Last Sunday I had a one of those rare bone-deep, visceral yoga/union moments.

I wore my Yoga and Body Image Coalition “This is what a yogi looks like” t-shirt while teaching, but (y’all know how I layer) between classes I wore my long sleeved 2015 KISS MY ASANA shirt. Somehow, despite my hoodie and my winter coat, a woman in a wheelchair spotted my yogathon t-shirt. We were going in opposite directions, but as we passed one another she shouted, “I practice there too!” I said, “It’s awesome.” She sighed, “I know,” with a big smile on her face.

About twenty minutes later, Carrie and I ended up in the same coffee shop – and we got to talk about yoga. She encouraged me to try a practice at Courage Center and told me about her teachers, only two (2) of whom were familiar to me. For a moment I thought about how by supporting the yogathon, teachers and students like me create opportunities for more teachers and students like Carrie, and her teachers.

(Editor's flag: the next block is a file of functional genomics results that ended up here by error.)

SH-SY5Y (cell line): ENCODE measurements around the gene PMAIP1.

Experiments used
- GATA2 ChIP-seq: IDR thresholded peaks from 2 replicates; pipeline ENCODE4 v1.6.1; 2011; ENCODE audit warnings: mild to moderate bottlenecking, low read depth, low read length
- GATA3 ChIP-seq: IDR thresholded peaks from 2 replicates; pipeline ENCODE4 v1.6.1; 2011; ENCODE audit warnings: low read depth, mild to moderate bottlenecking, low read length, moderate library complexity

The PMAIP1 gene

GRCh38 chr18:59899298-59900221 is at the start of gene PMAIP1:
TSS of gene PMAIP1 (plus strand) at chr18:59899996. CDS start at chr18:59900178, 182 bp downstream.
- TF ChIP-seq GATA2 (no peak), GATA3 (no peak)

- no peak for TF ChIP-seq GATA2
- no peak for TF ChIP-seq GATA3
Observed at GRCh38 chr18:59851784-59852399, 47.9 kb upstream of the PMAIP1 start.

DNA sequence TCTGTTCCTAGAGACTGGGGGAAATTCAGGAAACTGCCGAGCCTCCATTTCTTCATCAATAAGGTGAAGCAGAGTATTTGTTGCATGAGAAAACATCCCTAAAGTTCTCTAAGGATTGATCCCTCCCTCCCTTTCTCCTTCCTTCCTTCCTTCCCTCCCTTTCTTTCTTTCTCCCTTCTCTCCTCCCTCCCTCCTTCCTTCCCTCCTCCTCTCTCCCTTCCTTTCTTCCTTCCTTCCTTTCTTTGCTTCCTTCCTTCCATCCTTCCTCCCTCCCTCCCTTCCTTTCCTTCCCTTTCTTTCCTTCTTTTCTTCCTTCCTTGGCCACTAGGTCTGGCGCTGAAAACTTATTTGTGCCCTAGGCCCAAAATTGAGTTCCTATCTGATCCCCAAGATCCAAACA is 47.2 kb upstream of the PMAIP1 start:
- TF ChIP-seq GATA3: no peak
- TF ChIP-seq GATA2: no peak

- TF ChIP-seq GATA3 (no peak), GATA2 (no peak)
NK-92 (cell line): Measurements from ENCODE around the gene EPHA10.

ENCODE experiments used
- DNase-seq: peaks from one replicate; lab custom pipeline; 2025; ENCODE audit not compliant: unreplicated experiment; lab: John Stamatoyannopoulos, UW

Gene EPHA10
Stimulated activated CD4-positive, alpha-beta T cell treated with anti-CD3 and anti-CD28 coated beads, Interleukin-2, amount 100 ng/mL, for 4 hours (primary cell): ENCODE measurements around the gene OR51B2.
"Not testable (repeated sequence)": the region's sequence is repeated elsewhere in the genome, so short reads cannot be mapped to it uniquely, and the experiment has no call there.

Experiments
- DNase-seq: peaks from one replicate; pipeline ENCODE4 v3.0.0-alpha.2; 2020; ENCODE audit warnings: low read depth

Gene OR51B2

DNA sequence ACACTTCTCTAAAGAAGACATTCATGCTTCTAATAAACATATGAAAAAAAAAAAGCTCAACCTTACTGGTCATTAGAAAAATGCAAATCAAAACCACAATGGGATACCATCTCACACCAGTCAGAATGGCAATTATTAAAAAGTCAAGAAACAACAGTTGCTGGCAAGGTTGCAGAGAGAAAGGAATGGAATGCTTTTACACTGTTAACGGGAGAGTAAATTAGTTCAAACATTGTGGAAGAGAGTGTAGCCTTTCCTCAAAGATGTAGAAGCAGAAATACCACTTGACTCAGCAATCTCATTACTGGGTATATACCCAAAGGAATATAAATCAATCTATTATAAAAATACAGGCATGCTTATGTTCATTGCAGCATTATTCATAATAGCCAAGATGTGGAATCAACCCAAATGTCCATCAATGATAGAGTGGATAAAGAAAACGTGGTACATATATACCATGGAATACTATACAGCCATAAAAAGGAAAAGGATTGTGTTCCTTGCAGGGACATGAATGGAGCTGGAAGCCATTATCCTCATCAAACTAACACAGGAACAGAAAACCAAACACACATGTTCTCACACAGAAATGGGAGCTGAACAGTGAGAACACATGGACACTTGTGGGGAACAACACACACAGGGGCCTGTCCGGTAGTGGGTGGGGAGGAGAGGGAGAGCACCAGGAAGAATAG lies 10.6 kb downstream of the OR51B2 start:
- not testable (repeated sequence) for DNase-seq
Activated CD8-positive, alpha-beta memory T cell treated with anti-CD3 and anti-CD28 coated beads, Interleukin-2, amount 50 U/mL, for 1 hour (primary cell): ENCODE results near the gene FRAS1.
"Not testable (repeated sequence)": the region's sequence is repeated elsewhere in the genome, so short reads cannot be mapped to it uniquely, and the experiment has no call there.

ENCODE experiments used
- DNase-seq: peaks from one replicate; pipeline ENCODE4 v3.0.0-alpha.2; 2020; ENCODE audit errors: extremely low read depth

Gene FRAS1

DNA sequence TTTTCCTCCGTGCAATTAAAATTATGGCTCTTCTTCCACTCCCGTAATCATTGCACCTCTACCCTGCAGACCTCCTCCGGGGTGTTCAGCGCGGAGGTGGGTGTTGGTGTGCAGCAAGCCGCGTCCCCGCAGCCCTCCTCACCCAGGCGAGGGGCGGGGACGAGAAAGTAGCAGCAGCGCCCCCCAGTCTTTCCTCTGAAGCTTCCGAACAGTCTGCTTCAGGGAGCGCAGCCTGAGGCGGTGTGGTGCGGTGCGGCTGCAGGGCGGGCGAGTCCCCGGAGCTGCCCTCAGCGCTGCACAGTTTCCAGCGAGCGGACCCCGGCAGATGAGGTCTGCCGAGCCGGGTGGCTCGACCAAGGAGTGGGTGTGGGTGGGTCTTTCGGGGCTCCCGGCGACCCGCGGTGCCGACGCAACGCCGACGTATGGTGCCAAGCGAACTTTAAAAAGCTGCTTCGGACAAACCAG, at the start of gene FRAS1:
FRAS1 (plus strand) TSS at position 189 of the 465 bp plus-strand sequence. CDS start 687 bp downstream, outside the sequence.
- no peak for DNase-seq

But, ultimately, when I remember my discussion with Carrie, I will remember her saying she loved how friendly everyone is when she practices. I will remember that big Cheshire grin on her face when she said her favorite part of class was the relaxation part – and how her grin looked exactly like the big Cheshire grin my regulars get when they ask if we can do a 60-minute Savasana. I will also remember how that feeling I had when she first noticed my shirt, was the same feeling I have when I notice someone carrying a yoga mat: I will remember that moment when we were one and the same.


### NAMASTE ###


1. Eileen O'Toole - April 27, 2015

Connection, community, we are all one. Beautiful, Myra.